[2/6] The men, their knightly accoutrements ill concealed beneath pilgim cloaks, are pleased at their success, while the tutor urges caution. The Count credits Isolier with the plan for abducting the Countess, something, the tutor adds, for which heaven will punish him. They sit to eat, although the tutor regrets the lack of wine. Raimbaud appears, carrying a basket ready to share in the adventure. [2/7] He has searched the château and discovered the owner's wine-cellar, which he has raided, making his escape as he heard someone coming; but no matter, he has brought them his booty, which the knights set about sharing. [2/8] The Count encourages his men to drink. [2/9] The knights celebrate, happy to drink good wine and to indulge in pleasure and love, drinking the health of the lord of the manor, now fighting the Turks and Saracens.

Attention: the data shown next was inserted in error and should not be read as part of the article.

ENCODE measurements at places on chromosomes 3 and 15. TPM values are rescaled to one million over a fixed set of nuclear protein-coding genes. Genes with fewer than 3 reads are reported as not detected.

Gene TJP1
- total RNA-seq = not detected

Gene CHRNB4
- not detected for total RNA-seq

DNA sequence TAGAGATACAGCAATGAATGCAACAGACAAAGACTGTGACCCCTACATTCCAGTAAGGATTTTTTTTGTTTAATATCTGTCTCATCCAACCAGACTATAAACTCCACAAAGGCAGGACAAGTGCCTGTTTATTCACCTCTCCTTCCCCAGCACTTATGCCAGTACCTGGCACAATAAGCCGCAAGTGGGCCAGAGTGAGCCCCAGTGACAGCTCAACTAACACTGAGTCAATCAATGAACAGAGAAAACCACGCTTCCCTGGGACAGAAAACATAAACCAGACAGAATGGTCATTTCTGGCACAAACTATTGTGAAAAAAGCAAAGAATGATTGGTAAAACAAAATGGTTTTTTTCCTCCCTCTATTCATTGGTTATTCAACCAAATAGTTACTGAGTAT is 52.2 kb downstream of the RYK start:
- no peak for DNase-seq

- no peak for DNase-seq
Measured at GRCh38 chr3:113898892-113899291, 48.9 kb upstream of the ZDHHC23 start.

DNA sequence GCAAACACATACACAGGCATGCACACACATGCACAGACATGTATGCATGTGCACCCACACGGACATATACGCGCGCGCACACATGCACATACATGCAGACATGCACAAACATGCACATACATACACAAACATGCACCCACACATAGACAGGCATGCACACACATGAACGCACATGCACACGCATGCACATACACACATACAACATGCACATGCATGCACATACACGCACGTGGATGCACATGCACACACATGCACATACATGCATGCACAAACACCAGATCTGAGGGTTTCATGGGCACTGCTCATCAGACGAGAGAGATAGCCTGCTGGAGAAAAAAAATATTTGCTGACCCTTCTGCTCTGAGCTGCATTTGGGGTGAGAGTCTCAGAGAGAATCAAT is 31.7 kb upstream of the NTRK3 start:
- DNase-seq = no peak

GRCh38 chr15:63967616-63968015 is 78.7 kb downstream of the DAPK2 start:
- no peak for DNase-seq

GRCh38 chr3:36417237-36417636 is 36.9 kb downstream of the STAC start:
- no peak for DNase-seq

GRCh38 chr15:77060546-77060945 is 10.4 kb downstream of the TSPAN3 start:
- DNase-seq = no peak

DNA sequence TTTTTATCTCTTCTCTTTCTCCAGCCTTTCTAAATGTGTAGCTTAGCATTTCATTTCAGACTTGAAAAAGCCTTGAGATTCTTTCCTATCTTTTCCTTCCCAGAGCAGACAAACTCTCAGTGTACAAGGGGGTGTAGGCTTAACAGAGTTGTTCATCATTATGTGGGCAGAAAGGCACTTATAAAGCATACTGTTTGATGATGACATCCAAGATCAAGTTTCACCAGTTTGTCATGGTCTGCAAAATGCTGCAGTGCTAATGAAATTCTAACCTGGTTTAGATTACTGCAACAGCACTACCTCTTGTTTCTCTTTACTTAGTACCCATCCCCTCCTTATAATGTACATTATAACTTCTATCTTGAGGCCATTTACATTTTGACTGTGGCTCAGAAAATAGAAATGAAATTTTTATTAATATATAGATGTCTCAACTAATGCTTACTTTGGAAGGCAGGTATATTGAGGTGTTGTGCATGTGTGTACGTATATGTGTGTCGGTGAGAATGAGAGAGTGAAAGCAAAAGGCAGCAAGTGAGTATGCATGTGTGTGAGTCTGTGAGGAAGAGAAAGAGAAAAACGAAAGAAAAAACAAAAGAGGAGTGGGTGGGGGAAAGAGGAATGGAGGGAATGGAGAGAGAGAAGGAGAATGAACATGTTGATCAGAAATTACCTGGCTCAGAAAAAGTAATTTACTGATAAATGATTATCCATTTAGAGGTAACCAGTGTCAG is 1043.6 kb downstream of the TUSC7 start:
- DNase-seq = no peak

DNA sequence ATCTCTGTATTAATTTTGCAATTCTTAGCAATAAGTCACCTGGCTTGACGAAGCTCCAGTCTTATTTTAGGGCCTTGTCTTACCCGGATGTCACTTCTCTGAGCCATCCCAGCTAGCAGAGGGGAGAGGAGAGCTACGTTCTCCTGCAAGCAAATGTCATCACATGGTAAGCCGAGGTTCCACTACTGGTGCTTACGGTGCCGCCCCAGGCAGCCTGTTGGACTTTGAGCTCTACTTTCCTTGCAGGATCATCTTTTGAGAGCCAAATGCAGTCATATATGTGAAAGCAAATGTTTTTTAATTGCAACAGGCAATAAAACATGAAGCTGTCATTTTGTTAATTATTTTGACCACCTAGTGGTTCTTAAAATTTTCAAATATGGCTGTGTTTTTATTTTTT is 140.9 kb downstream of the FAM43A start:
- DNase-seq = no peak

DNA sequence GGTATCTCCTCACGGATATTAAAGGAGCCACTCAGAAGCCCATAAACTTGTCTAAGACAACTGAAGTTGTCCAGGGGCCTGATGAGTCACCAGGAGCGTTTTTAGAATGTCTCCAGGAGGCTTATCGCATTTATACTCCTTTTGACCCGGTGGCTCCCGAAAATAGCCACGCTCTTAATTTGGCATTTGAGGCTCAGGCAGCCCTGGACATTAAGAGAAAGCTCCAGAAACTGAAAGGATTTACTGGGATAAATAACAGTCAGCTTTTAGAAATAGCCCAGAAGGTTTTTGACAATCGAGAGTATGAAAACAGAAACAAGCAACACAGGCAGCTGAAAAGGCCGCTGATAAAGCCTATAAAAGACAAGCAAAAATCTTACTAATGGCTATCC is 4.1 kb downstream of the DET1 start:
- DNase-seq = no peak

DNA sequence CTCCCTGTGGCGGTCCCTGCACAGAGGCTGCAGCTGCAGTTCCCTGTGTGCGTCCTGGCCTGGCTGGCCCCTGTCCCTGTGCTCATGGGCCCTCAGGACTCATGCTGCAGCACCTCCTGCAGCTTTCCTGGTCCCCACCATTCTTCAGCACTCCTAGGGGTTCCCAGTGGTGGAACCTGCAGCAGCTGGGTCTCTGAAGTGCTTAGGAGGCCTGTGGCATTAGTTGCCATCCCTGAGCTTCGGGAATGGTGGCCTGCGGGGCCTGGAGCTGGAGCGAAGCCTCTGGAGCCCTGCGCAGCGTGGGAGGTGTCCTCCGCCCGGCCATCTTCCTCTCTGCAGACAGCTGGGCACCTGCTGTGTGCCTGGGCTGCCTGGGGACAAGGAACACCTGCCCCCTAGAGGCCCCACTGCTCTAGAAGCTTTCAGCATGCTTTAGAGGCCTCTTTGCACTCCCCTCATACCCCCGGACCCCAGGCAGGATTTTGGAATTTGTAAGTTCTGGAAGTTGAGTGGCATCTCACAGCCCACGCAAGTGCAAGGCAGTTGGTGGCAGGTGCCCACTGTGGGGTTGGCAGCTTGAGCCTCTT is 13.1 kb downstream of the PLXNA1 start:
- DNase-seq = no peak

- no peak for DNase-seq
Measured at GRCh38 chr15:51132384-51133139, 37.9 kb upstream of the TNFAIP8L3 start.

[2/10] Ragonde appears, coming to see if the pilgrims have what they want, causing the knights to hide their bottles, as they put on airs of piety and gratitude. The Countess and Ragonde return, with several women carrying torches, leading the men to assume their air of piety and gratitude once more, to the admiration of the Countess, who bids them retire for the night, and the Count wishes that soon he may be able to express his gratitude. The men take the torches from the women and retire. As the Countess takes off her veil, there is the sound of a visitor at the gate, a page, Ragonde sees, looking down from a window. The Countess finds the presence of a man over-bold, and glares at Isolier, as he enters. He brings news of the return of the crusaders that night, at midnight, intending to surprise the women. Isolier has been told by his master, the Duke, that the women ought to be forewarned, to avoid any sudden shock. Ragonde says that she must tell their guests, fourteen good women escaping from the pursuit of Count Ory. Isolier asks if these people are pilgrims and reveals that they must be Count Ory and his friends, in disguise. The women are distraught, particularly in view of the imminent return of their husbands. They scatter, while Isolier puts out the lamp and dons the veil that the Countess had discarded. He sits on the sofa, signalling to the Countess to stand near him.